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Page 1 of 2, showing 10 records out of 15 total, starting on record 1, ending on 10

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Title | Creator | Date Made Visible | None

Governor and Mrs. William Henry Avery at Cedar Crest, Topeka, Kansas

A photograph showing Governor and Mrs. William Henry Avery in the living room of Cedar Crest in Topeka, Kansas. Avery was born August 11, 191, near Wakefield, Kansas, and graduated from Wakefield High School and the University of Kansas. In 1964, Avery was elected the 37th governor of Kansas. He served one term as governor, losing a re-election bid to Robert Docking in 1966.

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Alfred Mossman Landon

Baugh's Studio

This photograph shows Alf Landon with his father John Manual Landon in their garden. Alf Landon is on the right.

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Millard F. Marks' residence, Valley Falls, Kansas

A photograph showing Dr. and Mrs. Millard F. Marks standing in front of their residence. Visible is his carriage and team parked on the street. In addition to his medical practice, he was a Populist and served as a member of the 1897-1899 Kansas House of Representatives from District 5.

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William Henry Avery and family

A photograph of Governor William Henry Avery and his family on the snow covered lawn in front of the Governor's mansion, Cedar Crest. The photograph was used on the Governor's Christmas card. Avery was born August 11, 1911 near Wakefield, Kansas, and graduated from Wakefield High School and the University of Kansas. A Republican, Avery served in the Kansas House of Representatives from 1950 to 1955. In 1954, he was elected to the United States House of Representatives and served until 1964. During his 10 years in Congress, he served on numerous committees. In 1964, Avery was elected the 37th governor of Kansas. He served one term as governor, losing a re-election bid to Robert Docking in 1966. After an unsuccessful bid for the United States Senate, Avery returned to private life.

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William Addison Phillips

Portrait of William Addison Phillips, an author, lawyer, journalist and politician. In 1857, Phillips attended the Constitution Convention at Topeka and the Free State Conventions at Centropolis, Lawrence, and Grasshopper Falls. He founded the town of Salina in April, 1858. In that same month and year, Phillips was nominated at the Topeka Free-State Convention under the Leavenworth Constitution to serve as a supreme court judge. He attended the Convention at Osawatomie and the Republican State Convention at Lawrence in 1859. Phillips served in the Kansas Volunteer Regiments and rose to the rank of colonel. From March 4, 1873 to March 3, 1875 Phillips was an at large representative to the United States Congress and from March 4, 1875 to March 3, 1879 he represented the First District.

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Kansas State Seal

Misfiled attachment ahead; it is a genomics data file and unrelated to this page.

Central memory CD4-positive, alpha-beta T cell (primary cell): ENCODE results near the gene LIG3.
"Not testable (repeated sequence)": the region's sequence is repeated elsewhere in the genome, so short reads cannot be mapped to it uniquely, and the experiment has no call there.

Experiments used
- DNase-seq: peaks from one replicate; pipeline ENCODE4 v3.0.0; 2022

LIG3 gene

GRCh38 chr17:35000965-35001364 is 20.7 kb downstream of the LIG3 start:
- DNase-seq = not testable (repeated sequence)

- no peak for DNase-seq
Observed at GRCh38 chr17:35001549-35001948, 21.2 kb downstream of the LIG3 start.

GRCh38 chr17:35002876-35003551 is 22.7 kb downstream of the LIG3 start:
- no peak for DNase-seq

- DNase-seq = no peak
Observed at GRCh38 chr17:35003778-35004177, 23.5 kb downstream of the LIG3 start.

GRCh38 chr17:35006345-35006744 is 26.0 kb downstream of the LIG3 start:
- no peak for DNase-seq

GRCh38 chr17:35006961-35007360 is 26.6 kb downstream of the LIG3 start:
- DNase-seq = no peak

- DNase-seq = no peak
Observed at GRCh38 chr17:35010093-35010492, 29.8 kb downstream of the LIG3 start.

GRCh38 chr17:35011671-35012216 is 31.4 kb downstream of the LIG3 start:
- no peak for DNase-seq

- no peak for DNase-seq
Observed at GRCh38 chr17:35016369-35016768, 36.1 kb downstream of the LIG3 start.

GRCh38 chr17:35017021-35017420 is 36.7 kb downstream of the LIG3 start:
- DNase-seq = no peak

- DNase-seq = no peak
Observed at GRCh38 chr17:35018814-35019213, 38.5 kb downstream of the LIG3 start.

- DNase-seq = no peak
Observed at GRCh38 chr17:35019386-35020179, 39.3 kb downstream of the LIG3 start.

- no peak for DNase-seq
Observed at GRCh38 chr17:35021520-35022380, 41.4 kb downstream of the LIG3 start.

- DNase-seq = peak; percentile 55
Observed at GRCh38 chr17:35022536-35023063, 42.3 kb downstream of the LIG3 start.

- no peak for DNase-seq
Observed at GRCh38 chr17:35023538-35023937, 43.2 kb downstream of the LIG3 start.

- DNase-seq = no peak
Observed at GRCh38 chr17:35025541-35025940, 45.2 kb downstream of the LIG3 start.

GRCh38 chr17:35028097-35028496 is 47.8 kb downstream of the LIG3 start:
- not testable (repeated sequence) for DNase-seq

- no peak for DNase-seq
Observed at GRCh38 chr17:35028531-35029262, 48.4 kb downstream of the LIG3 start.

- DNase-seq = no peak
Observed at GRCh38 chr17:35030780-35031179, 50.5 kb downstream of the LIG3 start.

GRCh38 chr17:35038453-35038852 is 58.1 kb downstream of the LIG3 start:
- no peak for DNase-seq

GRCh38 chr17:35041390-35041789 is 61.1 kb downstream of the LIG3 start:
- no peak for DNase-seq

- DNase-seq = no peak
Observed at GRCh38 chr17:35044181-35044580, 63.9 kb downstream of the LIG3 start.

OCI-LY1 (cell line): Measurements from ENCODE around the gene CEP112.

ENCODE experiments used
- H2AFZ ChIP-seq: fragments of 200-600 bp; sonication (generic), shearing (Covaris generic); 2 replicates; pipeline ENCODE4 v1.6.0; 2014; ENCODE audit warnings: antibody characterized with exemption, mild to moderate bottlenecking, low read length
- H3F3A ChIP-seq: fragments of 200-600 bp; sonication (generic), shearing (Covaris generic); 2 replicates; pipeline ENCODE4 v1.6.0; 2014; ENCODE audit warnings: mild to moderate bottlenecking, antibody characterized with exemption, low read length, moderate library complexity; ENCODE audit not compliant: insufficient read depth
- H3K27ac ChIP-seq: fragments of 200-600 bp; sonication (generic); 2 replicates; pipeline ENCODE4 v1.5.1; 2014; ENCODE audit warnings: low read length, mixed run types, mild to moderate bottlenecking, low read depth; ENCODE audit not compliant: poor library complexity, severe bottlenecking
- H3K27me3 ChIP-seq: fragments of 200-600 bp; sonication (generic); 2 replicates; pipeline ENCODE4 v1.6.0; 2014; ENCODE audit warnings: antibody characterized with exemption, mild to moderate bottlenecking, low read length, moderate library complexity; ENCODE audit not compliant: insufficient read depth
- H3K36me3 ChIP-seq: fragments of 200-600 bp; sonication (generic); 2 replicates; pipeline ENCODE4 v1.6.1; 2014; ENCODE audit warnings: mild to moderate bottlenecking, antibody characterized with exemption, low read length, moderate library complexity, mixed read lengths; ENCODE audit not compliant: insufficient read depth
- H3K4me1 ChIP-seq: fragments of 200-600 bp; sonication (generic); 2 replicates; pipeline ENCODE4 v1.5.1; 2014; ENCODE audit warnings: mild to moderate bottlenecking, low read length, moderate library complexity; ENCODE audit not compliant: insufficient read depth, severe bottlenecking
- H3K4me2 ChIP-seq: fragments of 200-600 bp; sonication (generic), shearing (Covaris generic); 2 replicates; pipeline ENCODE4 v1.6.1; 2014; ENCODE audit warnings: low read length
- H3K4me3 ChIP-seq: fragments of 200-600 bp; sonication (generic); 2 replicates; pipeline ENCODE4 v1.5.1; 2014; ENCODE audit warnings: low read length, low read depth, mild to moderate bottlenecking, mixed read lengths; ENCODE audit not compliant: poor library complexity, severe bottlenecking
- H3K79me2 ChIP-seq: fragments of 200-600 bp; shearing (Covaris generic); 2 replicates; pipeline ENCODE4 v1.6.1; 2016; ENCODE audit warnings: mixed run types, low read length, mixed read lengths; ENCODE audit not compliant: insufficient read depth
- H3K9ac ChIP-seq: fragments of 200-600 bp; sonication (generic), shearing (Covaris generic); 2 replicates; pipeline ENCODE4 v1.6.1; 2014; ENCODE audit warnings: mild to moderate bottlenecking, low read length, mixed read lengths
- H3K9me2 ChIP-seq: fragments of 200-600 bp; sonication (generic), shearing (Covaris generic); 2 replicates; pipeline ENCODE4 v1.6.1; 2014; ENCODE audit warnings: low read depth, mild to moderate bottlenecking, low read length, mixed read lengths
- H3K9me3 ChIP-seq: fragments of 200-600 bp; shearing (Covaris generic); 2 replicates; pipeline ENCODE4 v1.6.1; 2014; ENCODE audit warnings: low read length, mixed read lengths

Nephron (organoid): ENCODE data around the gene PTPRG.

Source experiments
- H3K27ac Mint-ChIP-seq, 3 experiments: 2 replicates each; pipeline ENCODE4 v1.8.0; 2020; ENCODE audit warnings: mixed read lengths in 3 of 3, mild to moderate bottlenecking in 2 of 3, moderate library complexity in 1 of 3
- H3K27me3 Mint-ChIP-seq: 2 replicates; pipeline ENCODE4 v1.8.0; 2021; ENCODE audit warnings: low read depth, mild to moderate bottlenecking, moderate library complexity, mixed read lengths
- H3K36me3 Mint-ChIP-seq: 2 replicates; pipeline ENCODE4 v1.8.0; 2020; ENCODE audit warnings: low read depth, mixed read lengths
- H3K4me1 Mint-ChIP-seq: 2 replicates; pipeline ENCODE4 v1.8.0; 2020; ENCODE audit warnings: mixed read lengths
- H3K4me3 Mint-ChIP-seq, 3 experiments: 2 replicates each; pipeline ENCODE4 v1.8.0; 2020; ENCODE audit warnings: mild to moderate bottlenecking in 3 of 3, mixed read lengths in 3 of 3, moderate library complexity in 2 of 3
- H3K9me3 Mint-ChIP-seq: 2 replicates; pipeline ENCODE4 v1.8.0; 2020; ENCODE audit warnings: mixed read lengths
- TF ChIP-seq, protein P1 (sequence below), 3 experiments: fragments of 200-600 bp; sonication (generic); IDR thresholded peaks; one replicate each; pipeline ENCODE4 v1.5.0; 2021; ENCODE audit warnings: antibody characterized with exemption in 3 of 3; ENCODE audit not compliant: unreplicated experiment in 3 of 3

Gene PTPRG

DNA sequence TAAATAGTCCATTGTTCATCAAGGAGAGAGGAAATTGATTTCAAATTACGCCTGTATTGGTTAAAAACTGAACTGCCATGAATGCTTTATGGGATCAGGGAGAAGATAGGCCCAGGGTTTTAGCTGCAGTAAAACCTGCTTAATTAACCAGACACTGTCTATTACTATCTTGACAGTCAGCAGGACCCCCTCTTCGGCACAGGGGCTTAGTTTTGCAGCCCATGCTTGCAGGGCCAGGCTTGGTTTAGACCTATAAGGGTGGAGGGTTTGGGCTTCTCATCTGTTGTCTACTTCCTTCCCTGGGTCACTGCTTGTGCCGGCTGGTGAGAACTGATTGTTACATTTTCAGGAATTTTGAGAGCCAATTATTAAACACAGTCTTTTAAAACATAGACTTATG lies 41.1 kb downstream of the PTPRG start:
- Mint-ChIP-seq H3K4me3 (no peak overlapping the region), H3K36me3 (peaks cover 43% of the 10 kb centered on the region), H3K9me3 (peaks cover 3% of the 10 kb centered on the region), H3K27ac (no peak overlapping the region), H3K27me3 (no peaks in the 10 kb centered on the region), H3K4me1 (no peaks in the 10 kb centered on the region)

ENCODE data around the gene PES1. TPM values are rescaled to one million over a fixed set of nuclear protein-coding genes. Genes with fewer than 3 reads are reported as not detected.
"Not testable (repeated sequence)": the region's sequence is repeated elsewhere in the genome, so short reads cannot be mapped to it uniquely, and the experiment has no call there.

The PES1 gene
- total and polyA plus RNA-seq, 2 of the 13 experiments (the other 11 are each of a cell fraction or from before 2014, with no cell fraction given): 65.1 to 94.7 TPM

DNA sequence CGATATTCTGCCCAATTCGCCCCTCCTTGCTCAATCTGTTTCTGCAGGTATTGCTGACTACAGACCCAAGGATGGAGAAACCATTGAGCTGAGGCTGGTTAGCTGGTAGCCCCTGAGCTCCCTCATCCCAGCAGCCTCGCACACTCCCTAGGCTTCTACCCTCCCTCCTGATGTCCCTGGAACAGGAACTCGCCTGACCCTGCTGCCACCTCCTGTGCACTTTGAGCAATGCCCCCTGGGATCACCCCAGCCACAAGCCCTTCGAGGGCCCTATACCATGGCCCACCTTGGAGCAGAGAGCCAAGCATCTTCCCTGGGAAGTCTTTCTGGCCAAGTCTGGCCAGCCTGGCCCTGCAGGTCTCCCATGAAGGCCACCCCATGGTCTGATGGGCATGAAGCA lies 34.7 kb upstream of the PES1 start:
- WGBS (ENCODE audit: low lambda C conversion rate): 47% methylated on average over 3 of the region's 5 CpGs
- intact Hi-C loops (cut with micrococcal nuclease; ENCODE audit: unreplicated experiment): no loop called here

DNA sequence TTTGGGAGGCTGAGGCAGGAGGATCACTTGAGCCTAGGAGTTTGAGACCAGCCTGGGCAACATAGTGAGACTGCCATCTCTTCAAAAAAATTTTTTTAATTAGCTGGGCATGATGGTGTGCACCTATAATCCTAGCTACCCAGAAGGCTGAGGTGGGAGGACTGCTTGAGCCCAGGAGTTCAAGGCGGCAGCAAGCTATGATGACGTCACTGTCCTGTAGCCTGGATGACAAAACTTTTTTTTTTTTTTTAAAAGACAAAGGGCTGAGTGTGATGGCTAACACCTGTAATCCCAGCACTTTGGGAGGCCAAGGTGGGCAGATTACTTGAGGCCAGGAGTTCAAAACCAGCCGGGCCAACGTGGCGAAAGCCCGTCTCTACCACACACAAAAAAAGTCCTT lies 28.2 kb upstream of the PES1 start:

Cultural Heritage and Arts Center

The State Seal of Kansas. The Seal of Kansas and the state motto, Ad astra per aspera (to the stars through difficulties), were adopted through a joint resolution during the first Kansas legislative session on May 25, 1861.

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William Henry Avery

A photograph of Governor William Henry Avery with two young boys in wheelchairs. This photograph of Avery was probably campaigning for a second term as governor. He was born August 11, 1911 near Wakefield, Kansas, and graduated from Wakefield High School and the University of Kansas. In 1964, Avery was elected the 37th governor of Kansas. He served one term as governor, losing a re-election bid to Robert Docking in 1966.

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Vern and Pearl Miller

A photograph of Vern Miller, Kansas Attorney General, with his aunt Pearl Miller.

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John Whitnah Leedy house, Leroy, Kansas

This photograph represents the John Whitnah Leedy house in Leroy, Kansas. John W. Leedy was a Populist State Senator from 1893 to 1897, and Kansas Governor from 1897 to 1899. Standing at the left of the photograph is the eldest child of John W. and Sarah Leedy, Clara Romaine. To Clara's right in Margaret Amos, mother of John W. Beside her, is Sarah Leedy standing with her husband John W. and the Leedy's only son Boyd.

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Davis W. Burns' grave, Lansing, Kansas

A photograph of David W. Burns' grave in Mount Muncie Cemetery, Lansing, Kansas. Burns, a records clerk and parole officer at the Kansas State Penitentiary, appears in an inset on the photograph. He was shot and killed by a convict he was transporting from Texas. Printed on the back of the photograph is a eulogy written and read at the funeral by A. B. Carney, chairman of the state board of Administration.

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